By Debasis Dash
The proliferation of dual use platforms with military and civilian application has not only improved warfighting capabilities, but also brought the economies of scale approach to defence systems manufacturing and service support. It is evident, as we witness the speed with the technologies reach their obsolescence, within the span of a decade. In such scenario, the dilemma is whether to pursue technology development from scratch, or to modify an existing system to meet operational requirement.
In 2019, Pentagon awarded Microsoft with a 10 billion USD cloud computing (Joint Defence Enterprise Infrastructure) contract to deploy and manage an overarching cloud infrastructure connecting all components of the Department of Defense. The department-wide general-purpose cloud infrastructure was conceived to provide highly flexible and secure cloud services that extend from the home front to the forward operating areas to support warfighting. The primary objective of the cloud strategy was to harness the technological capabilities and data security offered by commercial cloud service providers such as Microsoft, Amazon and Oracle. The outsourcing of support and sustainment functions of defence communication infrastructure to commercial entities shows the level of confidence of the United States (US) government on the defence industry.
In the following analysis, I discuss the evolution of defence outsourcing, and the role of private military contractors and services providers in enhancing the overall national warfighting capabilities.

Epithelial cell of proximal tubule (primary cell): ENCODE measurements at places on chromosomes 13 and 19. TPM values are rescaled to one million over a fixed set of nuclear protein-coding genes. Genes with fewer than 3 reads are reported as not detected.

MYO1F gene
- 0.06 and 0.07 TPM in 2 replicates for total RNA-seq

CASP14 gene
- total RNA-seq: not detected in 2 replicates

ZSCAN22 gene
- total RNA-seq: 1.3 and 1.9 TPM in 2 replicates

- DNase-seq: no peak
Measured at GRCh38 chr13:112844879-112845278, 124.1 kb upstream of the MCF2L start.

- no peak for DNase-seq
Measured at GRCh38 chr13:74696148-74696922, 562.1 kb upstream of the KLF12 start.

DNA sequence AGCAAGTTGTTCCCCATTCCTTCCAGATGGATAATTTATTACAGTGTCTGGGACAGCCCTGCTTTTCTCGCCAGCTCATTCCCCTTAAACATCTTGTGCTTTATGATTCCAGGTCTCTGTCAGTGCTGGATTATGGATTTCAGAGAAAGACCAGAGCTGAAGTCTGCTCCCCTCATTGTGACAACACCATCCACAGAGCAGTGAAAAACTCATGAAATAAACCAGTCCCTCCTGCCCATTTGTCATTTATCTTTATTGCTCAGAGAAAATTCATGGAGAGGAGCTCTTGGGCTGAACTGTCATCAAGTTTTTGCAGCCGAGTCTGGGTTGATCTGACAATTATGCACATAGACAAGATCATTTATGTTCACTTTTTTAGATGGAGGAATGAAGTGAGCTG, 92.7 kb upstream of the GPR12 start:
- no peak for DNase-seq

The Emergence of Defence Outsourcing: From Private Military Contractors (PMC) to Private Military Services Providers
The use of private military contractors and services as a support element to extend diplomatic reach, maintaining hard power capabilities and expansion of political-military influence beyond physical borders became a norm since Eisenhower’s era in the US. However, the concept is an old practice and has only evolved. In India, the concept of an army for hire was an ancient practice and remains part of Chanakya’s Arthashastra. One could find the account of such corporations from the southern Indian state of Kerala to the eastern Indian kingdom of Kalinga. The modern-day concept of military outsourcing involves a wide range of services including management of facilities, collaborative research partnership and staffing and recruitment services to armed forces of sovereign nations.
Is Defence Outsourcing a Viable Alternative to State Control?
Outsourcing involves contracting out specific tasks, earlier procured from in-house agencies to qualified external agencies, mostly private defence services providers. Control over supervisory rights forms the fundamental difference between privatisation and outsourcing. In the case of outsourcing, the contracting authority holds control over final acceptance and supervision of the contracted task or service.
Defence outsourcing contracts are of two categories—system support services or contingency support services. System support service contracts cover manufacture and maintenance of various technology platforms. Whereas, the contingency support service contracts include provisioning services for troops deployed in their designated area of operations (A0). The decision to categorise and outsource specific tasks to the private service providers is subject to the level of acceptance among the political-bureaucratic leadership because the paradigm shift driven in a national security architecture has an inherent top-down character. In such systems, more than the choice of individual armed services, rational decision-making with a consultative approach are driven by the government. The US Department of Defense, as early as 1994, recommended a reduction in budgetary expenditure by outsourcing support functions to private industry. In the UK, a shift towards private defence outsourcing began in the early eighties and have developed into an integral part of its defence procurement system over the years.